The poison hemlock plant is a general title for a small, two-species genus of perennial and biennial herbaceous plants called conium, which belong to the apiaceae family and apioideae subfamily. These pernicious plants are native to temperate regions of West Asia, north Africa and Europe, but their distribution ranges as far as North America, New Zealand and Australia. Poison hemlocks can grow between 5 to 10 feet in height, and are grown from long, slender, hollow steams which may have either red or purple spotting. Its foliage is made up of alternate, lacy, triangular leaves that are similar in appearance to parsley. They also bear tiny, white clusters of flowers.
The poison hemlock plant, as its common name implies, is considered terrifically toxic and rather difficult to detect, as they have a similar appearance to that of carrots, parsnips and parsley. Fortunately, though, these weedy plants give off small warnings. For example, when gently brushed against, they release a vaguely sweet, earthly scent; however, when they are damaged or crushed, they give off a foul, rotting odor. These plants contain a multitude of alkaloids, the most problematic of which is coniine, a neurotoxin that has been shown to effect the central nervous system – even in small doses. Although the entire plant is considered poisonous, the seeds are thought to hold the highest concentration. Because of this, many ancient medicine men felt that minute doses culled from the greens of the poison hemlock plant – often mixed with other herbs – could help treat ailments such as skin disorders, arthritis, and nervous excitement. Poison hemlocks were not strictly used for medicinal purposes, however. One of the best known examples of this pertains to the Classical Greek philosopher, Socrates, who – after having been found guilty of impiety – was sentenced to death by hemlock poisoning. Other examples tell of witches growing this plant in their gardens to help purify magical accoutrements, to cast spells of impotence, and to ritualistically disable a bad situation.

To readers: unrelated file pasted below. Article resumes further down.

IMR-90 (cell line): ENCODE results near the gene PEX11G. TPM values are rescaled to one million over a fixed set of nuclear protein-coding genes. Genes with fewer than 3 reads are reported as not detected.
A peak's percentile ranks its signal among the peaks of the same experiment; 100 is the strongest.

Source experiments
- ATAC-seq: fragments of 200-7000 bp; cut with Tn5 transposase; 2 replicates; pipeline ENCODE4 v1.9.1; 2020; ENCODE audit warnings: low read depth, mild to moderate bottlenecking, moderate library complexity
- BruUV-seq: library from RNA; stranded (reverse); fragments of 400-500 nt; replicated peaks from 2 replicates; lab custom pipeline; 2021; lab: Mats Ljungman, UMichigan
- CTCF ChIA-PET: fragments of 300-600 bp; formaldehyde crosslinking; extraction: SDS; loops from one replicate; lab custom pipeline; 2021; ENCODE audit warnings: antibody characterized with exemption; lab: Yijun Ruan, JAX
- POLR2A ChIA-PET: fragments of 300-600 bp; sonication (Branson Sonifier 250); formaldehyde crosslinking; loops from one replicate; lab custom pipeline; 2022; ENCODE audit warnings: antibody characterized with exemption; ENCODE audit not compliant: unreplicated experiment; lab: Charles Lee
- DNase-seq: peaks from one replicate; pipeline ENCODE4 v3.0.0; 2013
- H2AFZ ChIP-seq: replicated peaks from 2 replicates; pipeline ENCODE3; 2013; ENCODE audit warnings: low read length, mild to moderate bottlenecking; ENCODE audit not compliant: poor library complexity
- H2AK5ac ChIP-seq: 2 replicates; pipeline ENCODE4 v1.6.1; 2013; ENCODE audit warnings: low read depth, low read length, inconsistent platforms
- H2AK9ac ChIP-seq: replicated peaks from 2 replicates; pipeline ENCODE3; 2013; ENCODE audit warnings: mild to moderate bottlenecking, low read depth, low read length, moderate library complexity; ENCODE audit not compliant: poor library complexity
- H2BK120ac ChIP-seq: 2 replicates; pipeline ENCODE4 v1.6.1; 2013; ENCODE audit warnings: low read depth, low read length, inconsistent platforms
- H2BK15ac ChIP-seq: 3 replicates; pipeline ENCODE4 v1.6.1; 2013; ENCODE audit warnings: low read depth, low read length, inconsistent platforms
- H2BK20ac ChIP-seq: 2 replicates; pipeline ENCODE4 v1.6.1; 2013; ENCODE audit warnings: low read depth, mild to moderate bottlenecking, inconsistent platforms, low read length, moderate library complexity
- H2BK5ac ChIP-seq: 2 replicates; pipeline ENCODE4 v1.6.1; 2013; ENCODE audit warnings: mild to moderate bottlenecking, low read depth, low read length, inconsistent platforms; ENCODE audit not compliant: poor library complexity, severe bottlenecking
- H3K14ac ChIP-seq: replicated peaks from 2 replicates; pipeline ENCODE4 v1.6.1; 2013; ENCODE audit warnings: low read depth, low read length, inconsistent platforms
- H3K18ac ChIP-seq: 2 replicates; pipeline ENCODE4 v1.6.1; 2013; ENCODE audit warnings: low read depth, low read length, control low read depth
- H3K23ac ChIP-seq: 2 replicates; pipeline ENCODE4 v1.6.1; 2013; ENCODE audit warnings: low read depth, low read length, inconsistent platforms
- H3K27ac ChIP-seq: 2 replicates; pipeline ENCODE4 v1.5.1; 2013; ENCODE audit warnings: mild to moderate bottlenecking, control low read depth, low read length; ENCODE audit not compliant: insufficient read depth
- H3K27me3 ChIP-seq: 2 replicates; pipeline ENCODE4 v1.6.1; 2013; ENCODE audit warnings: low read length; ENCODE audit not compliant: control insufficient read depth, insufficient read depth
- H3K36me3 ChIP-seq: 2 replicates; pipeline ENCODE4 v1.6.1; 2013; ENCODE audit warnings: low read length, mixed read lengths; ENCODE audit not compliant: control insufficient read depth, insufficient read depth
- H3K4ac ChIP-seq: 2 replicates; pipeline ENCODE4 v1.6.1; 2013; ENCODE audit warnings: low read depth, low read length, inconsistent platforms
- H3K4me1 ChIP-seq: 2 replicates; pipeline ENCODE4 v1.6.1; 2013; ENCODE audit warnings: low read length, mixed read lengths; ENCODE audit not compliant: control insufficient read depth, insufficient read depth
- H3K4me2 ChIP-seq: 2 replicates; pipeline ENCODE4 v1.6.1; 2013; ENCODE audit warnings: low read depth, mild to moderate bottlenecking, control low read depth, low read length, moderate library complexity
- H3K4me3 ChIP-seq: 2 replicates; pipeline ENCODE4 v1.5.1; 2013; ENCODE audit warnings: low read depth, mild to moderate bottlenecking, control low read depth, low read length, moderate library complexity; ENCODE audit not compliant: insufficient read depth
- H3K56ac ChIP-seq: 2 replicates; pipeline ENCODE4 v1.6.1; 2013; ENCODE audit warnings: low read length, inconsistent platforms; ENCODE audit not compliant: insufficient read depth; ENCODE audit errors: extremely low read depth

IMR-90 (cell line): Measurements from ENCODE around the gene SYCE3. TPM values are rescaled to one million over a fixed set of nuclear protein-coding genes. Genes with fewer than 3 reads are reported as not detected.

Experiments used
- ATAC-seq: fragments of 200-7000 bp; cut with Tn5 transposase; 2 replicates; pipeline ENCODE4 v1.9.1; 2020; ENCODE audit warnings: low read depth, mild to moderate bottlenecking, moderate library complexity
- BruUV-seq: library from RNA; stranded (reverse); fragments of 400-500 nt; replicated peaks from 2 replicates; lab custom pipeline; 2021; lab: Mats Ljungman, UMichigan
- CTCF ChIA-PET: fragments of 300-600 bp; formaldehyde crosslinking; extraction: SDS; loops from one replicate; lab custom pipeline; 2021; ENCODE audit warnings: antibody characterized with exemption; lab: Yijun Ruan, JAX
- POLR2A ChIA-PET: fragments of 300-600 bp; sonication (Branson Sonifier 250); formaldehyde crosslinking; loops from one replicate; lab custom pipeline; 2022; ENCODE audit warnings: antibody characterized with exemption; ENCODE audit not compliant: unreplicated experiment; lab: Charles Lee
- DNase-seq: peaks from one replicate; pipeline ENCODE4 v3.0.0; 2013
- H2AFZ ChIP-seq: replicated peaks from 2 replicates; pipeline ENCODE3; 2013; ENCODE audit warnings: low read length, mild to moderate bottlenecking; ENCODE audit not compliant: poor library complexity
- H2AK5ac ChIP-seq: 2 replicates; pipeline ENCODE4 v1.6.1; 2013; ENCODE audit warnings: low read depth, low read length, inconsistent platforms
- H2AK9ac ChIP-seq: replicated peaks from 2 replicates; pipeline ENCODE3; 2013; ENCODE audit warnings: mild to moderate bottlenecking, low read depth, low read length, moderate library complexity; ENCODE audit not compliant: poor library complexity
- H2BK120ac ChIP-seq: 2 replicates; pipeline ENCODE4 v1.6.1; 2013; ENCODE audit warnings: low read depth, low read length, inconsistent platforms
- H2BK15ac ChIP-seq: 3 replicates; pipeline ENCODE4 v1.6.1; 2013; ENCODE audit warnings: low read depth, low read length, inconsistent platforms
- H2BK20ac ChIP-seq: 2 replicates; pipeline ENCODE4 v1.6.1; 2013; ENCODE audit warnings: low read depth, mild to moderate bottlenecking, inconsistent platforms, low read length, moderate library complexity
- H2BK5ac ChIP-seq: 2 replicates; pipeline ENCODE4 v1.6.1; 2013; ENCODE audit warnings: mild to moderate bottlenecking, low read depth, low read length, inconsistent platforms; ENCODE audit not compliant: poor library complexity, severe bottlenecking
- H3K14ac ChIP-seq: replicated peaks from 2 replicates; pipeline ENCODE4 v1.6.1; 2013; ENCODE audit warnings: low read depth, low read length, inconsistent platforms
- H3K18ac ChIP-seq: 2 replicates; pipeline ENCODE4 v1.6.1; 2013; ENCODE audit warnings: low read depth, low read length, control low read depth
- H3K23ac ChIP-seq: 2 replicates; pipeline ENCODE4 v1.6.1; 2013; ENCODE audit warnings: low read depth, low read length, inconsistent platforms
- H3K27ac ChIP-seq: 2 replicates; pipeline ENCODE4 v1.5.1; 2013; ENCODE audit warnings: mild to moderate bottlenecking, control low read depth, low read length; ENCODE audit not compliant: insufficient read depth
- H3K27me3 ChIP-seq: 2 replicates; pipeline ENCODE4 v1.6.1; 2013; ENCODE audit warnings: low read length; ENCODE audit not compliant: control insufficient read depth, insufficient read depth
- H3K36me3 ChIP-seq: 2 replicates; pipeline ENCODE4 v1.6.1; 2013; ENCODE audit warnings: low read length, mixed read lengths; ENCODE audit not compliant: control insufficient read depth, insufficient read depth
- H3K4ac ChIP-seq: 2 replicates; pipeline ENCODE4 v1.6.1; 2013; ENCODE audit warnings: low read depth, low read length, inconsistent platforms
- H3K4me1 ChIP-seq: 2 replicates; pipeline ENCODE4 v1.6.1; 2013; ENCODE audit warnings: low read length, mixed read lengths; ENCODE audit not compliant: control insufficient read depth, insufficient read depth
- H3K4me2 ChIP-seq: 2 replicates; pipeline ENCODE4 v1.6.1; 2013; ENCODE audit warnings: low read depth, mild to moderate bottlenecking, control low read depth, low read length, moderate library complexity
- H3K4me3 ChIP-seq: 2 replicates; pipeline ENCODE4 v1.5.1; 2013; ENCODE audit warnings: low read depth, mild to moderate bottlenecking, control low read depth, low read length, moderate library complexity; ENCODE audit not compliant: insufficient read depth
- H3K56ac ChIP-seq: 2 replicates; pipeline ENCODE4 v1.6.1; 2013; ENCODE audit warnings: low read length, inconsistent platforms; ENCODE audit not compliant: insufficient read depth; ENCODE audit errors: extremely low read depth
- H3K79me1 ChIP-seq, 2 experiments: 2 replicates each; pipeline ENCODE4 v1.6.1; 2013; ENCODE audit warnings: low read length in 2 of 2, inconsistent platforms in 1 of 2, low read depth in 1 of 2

The poison hemlock plant is almost exclusively associated with negative symbols, such as calamity, injustice and the dampening of romantic desires. Although these plants may be pretty to some, it is inadvisable to give them as gifts; not only are they rife with unfavorable associations, but they can also be incredibly harmful to keep around the house – especially if there are small children or animals present.